News 04 Apr 13

Macedonians Demand Memorial for Teenage Albanian ‘Hero’

A Facebook campaign is calling on mayoral candidates in Skopje to build a memorial to a young ethnic Albanian who was killed while trying to protect his Macedonian friend from attackers.

Sinisa Jakov Marusic

Muhamed Ali Jashari died in 2011 trying to protect his friend

Supporters of the Facebook campaign are urging mayoral candidates to promise before the second round of local elections, due on April 7, that they will build at least a modest memorial to mark 19-year-old Muhamed Ali Jashari’s heroism.

“The preservation of the memory of the killed boy’s genuine deed, ignored by all relevant state merit awards, will contribute to unity between all the people who live in Skopje and in Macedonia,” the campaign page says.

“It will set an example to other children, an example of their peer who did not succumb to nationalistic propaganda and ethnic divisions,” it continues.

Jashari died on April 8, 2011, in the yard outside the Zdravko Cvetkovski high school in Skopje after he was hit in the chest by one of the bullies he was confronting.

According to the police report, as he was coming out of the school building, he saw his friend Darko Jancev being attacked in the yard by three bullies and rushed to help him.

The attackers, one of them a minor, quickly overpowered the two teenagers, knocking them unconscious, witnesses have told a court in Skopje during the ongoing trial of the three alleged assailants.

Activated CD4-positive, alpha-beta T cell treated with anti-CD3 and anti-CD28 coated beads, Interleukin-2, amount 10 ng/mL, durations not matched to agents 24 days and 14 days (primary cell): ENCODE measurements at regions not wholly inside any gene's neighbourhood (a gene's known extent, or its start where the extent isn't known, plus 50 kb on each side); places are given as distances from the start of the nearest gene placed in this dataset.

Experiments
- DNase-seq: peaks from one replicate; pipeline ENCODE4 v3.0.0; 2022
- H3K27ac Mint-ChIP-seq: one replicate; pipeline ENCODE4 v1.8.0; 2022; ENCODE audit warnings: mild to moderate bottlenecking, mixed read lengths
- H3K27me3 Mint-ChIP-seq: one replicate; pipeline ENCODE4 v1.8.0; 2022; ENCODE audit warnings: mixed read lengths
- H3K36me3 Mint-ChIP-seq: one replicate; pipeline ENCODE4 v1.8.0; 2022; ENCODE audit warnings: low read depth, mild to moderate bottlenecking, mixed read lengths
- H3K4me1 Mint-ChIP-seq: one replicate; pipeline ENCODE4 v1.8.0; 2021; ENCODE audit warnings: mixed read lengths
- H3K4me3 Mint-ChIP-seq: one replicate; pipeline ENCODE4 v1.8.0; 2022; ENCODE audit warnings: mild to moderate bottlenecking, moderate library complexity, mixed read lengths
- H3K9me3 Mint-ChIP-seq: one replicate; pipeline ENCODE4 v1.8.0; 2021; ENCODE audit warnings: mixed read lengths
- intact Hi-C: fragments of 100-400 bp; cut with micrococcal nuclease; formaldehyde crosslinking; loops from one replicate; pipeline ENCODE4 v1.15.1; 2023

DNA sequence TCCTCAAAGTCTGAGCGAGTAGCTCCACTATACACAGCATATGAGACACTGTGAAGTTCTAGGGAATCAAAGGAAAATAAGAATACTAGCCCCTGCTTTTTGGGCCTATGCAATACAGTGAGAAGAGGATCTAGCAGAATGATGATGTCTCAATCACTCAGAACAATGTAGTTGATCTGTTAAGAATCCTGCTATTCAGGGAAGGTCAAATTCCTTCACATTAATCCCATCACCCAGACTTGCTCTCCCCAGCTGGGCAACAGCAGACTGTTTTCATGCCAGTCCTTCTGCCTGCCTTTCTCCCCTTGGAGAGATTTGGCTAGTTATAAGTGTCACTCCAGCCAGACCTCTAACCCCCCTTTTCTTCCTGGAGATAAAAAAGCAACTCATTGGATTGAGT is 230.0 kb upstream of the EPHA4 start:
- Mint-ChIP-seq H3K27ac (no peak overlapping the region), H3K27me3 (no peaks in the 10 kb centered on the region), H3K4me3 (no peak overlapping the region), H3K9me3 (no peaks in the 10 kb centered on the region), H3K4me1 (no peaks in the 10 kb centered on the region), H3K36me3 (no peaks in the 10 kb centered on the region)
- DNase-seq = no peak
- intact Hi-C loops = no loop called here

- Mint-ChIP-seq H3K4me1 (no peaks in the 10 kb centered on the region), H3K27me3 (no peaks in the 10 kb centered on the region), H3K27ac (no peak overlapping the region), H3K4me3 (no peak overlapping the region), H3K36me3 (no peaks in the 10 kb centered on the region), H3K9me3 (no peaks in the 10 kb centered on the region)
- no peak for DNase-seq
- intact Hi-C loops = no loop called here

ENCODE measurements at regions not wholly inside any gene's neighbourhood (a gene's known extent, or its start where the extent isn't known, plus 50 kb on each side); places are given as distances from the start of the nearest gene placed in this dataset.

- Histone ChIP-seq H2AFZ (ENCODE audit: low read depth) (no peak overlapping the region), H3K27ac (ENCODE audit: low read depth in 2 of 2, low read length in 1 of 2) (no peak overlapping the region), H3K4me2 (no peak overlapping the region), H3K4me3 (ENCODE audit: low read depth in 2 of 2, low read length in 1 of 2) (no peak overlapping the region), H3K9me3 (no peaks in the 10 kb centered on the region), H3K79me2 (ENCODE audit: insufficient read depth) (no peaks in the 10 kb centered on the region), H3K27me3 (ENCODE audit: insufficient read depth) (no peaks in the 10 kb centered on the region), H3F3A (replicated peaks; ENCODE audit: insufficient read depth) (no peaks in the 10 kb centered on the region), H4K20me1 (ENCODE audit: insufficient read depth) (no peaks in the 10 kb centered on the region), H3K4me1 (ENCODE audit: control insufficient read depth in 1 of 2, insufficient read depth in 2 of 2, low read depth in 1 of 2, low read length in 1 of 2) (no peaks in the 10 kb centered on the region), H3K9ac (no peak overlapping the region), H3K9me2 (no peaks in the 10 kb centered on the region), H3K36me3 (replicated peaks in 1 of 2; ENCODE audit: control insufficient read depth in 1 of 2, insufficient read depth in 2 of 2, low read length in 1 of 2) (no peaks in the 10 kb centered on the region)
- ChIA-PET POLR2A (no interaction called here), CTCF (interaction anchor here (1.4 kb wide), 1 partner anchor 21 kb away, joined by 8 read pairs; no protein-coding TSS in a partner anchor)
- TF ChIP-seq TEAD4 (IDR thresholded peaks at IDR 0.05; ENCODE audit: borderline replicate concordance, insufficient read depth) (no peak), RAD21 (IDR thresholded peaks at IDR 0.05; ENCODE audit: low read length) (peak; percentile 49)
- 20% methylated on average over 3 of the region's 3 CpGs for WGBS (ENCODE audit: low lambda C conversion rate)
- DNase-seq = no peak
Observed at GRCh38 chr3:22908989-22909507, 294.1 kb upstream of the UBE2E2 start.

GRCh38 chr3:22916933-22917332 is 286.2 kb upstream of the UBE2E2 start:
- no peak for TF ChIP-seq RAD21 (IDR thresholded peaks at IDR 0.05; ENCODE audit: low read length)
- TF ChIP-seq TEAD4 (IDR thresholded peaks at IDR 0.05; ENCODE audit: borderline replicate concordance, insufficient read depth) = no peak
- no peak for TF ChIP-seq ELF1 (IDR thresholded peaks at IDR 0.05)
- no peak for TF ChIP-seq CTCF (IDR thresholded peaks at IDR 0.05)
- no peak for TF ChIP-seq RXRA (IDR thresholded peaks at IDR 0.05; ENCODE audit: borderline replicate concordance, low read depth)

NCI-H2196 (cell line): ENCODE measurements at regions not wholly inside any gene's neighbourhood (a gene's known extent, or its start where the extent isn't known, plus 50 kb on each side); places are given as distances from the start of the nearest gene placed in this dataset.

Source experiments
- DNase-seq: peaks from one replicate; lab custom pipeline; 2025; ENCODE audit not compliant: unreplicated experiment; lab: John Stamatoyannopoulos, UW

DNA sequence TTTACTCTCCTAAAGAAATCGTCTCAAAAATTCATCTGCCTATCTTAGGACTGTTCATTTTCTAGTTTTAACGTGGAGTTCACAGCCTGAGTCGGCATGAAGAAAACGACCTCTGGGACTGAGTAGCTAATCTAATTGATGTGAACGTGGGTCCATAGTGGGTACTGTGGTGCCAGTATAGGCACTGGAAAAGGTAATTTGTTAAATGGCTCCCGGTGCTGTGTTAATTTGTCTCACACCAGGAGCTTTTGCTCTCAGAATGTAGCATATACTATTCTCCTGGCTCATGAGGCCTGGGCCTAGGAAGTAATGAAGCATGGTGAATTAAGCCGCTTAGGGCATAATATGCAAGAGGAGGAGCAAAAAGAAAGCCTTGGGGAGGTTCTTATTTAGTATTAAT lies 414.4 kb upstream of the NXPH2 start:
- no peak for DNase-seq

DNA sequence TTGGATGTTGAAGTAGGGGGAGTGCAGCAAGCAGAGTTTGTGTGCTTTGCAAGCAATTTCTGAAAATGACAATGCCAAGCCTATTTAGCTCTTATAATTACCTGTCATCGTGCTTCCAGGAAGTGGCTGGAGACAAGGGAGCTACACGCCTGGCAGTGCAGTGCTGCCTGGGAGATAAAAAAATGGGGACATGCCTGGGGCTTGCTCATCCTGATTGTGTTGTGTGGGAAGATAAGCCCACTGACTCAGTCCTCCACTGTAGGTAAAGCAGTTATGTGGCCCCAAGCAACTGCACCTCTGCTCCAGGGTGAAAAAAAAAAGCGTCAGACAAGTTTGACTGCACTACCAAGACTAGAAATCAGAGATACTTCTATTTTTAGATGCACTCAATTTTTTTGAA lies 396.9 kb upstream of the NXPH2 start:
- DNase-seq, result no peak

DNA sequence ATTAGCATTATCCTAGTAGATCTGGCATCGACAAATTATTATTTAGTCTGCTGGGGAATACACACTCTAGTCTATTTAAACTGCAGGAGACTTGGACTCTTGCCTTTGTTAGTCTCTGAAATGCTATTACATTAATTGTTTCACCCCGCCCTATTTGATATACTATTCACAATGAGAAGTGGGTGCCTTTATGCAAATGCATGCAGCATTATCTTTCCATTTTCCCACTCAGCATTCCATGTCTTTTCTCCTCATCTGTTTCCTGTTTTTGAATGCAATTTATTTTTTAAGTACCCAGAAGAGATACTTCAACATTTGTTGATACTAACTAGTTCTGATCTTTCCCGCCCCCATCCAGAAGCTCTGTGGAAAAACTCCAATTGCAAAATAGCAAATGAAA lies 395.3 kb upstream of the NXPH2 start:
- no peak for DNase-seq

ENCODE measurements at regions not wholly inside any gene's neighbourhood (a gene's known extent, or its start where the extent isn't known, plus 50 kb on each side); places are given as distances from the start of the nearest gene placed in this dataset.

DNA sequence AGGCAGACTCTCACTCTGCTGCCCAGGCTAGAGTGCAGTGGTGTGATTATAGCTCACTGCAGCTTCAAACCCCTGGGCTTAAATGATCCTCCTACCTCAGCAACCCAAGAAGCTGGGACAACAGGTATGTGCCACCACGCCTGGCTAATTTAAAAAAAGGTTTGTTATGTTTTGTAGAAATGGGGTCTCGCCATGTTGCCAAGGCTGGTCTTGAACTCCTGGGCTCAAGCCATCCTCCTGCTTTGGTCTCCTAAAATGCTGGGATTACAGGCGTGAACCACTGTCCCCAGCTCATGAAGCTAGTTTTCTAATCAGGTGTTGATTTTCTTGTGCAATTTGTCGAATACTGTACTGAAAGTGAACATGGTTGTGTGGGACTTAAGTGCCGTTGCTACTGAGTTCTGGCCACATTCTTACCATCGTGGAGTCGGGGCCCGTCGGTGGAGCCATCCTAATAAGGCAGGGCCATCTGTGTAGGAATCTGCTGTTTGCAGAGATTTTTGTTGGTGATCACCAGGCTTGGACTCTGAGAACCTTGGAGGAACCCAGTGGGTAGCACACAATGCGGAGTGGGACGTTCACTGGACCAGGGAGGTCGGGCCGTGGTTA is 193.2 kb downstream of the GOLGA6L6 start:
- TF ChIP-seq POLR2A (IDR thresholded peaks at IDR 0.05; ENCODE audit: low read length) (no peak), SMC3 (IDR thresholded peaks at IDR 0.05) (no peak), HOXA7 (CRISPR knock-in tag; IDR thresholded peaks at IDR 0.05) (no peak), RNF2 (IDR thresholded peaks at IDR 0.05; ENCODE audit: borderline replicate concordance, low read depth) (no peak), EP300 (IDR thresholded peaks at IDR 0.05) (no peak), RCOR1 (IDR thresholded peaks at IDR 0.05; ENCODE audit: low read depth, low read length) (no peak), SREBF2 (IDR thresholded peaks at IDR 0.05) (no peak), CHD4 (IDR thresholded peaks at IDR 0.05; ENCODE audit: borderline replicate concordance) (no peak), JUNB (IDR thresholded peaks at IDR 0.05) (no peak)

Jancev survived, but Jashari died in hospital later that day.

His death shocked the country, but initial calls for a tribute were soon forgotten by the authorities.

After the new Facebook initiative was launched this week, the initial responses from the mayoral contestants were positive.

“We are not familiar with the initiative but in principle we have nothing against it… the mayor will take a look at it,” said an official from the election headquarters of Skopje mayor Koce Trajanovski, who is running for a second term and leading after the first round of voting.

Trajanovski’s opponent, Jani Makraduli, also welcomed the proposal.

“The people are right to ask for some kind of remembrance… we’re asking why this was not done by the city authorities earlier,” Makraduli’s campaign headquarters told Balkan Insight.

The move comes in the midst of fragile ethnic relations in Macedonia, where Albanians make up a quarter of the population of 2.1 million people.

Its reconciliatory tone is in stark contrast to violent ethnically-charged protests which erupted on two consecutive days in Skopje last month, sparked by the controversial appointment of a former ethnic Albanian guerrilla, Talat Xhaferi, as defence minister.
The protests were attended almost exclusively by youngsters, many of them visibly minors.

In 2001 Macedonia went through a short but intense armed conflict between government forces and ethnic Albanian rebels, which ended later the same year with the signing of the Ohrid accord, which granted more rights to Albanians.

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